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That looks like it'd be the final item one's next of kin could cross off their bucket list for them. However, when I was younger.. that would have been a ton of fun.. slower and without the jumps though. But then again, what do I know, I drove into work today (8" of snow in Portland, OR).
We can program with only 1's, but if all you've got are zeros, you've got nothing.
Expert Beginner's are developers who do not understand enough of the big picture to understand that they aren't actually experts. What I mean by this is that they have a narrow enough perspective to think that whatever they have been exposed to is the best and only way to do things. Examples include a C# developer who pooh-poohs Java without ever having tried it or a MySQL DBA who dismisses the NoSQL movement as a passing fad.
I've never seen this explained so well before.
I finally know the term (Expert Beginner) to use for the contractor I worked with at a large mortgage bank who knew that he knew everything.
This guy had convinced a publisher to publish his book so he basically threw it on my manager's desk and my manager hired him. It was proof enough that he was a genius.
At one point I asked the contractor a question about his XML parsing code that he had written as part of a larger project.
Me: I see you seem to have written some functionality that manipulates the XML. Why didn't you just use the XML classes built into .NET? ExpertDev:I tried those classes but they weren't any good so I wrote my own. Me <slowly>: Umm... First of all, you've now created proprietary code that everyone throughout the company has to examine and understand just to interact with your section of code now. That's one problem. ExpertDev: Well, I'm telling you the Microsoft libraries are 5 times slower than my code. Me: So you're telling me that you wrote better code than the .NET team at Microsoft? ExpertDev: All I can tell you is that mine parses the XML 5 times faster. I have performance data. Me: Yes, you're right. It is 5 times faster than the .NET XML DOM parser. That's because the .NET one parses it into a structured object that is easy to manipulate. The problem is that in your code your "XML" is actually just a string that you reference via indexes. You see the difference there right? ExpertDev:I'm telling you, mine's faster.
At this point the discussion was a little heated and a bit loud for the bloodless cubicle environment and my manager came out of his office. Manager: What're you two yakking about out here? Get back to work!
A long time ago I worked for a guy that had written a book. He knew absolutely nothing. To make matters worse, his hair was thinning and someone had convinced him to, well, paint his scalp black under the hairline to make it look like he had more hair. You can guess how much respect he got.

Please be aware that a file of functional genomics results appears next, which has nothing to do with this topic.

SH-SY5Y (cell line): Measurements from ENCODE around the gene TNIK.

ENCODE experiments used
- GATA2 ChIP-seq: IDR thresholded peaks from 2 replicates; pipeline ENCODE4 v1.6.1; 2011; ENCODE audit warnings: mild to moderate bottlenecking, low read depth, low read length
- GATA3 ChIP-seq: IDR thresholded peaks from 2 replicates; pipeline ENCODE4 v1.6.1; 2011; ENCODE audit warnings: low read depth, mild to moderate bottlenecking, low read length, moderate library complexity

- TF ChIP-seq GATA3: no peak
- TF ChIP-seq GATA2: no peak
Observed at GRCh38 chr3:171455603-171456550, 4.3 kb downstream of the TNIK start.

Hair plugs are worse. Trust me.
I had to train a technical bod from our New York distributer - good bloke, spoken to him on the phone loads of times. So he flew over and we meet for the product training ... And he had hair transplants.
All the hair on his head was in little identical clumps, in absolutely straight rows and columns, and while you're talking to him your eyes are continually rising up, and up in fascinated horror to the regular field of - presumably - butt hair all over his head ...
Bad command or file name. Bad, bad command! Sit! Stay! Staaaay...
I worked with a person once who was having to parse XML. Person would scream every time the schema (we used DTDs) changed. Now, I would think screaming is normal because the schema should not change after development started (at least not much). So I kept my head down and ignored it.
Well, this person screamed much worse and never stopped. The person would scream from one day to the next - even until the next schema change happened, at which time the person claimed the code had just started working again due to the previous change. One day this person left the company. A second person who was working with this person was now responsible for the code...
The second person came to me and asked if it was right... I looked at the code and the first person was parsing the entire LARGE XML structure manually as a string. Nothing worked and it was bug ridden. I looked at the 2nd person funny, who never raised the alarm while working with the 1st person. Both had degrees from prestigious universities - but could not ask anyone else in the company how to parse XML. We were using MS products of course, which have built in libraries for doing such things.
That is my XML story...
Lesson 1... be humble and ask for help. Ten minutes of help could have saved weeks of screaming
Lesson 2... if your employees scream too much... you should code review their work before it is too late
Last Visit: 31-Dec-99 18:00 Last Update: 29-May-17 7:12